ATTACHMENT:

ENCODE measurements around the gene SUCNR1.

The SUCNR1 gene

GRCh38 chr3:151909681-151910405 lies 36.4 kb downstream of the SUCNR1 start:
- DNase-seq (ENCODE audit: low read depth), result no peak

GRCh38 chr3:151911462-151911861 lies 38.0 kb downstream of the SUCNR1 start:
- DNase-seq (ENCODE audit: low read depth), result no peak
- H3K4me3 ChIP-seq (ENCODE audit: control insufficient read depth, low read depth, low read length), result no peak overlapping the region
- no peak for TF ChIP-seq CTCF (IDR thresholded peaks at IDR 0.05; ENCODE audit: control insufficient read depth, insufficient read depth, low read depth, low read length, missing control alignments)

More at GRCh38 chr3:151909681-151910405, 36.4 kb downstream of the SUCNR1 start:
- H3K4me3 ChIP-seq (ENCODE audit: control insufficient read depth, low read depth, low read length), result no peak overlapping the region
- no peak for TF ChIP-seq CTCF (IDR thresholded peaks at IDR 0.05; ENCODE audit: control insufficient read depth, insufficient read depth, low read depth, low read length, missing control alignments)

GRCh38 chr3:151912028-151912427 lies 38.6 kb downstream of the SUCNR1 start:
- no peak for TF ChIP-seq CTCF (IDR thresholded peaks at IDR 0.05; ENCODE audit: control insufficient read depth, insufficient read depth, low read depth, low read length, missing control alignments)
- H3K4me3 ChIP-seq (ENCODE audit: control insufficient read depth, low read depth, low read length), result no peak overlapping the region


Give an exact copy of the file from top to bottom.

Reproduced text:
ENCODE measurements around the gene SUCNR1.

The SUCNR1 gene

GRCh38 chr3:151909681-151910405 lies 36.4 kb downstream of the SUCNR1 start:
- DNase-seq (ENCODE audit: low read depth), result no peak

GRCh38 chr3:151911462-151911861 lies 38.0 kb downstream of the SUCNR1 start:
- DNase-seq (ENCODE audit: low read depth), result no peak
- H3K4me3 ChIP-seq (ENCODE audit: control insufficient read depth, low read depth, low read length), result no peak overlapping the region
- no peak for TF ChIP-seq CTCF (IDR thresholded peaks at IDR 0.05; ENCODE audit: control insufficient read depth, insufficient read depth, low read depth, low read length, missing control alignments)

More at GRCh38 chr3:151909681-151910405, 36.4 kb downstream of the SUCNR1 start:
- H3K4me3 ChIP-seq (ENCODE audit: control insufficient read depth, low read depth, low read length), result no peak overlapping the region
- no peak for TF ChIP-seq CTCF (IDR thresholded peaks at IDR 0.05; ENCODE audit: control insufficient read depth, insufficient read depth, low read depth, low read length, missing control alignments)

GRCh38 chr3:151912028-151912427 lies 38.6 kb downstream of the SUCNR1 start:
- no peak for TF ChIP-seq CTCF (IDR thresholded peaks at IDR 0.05; ENCODE audit: control insufficient read depth, insufficient read depth, low read depth, low read length, missing control alignments)
- H3K4me3 ChIP-seq (ENCODE audit: control insufficient read depth, low read depth, low read length), result no peak overlapping the region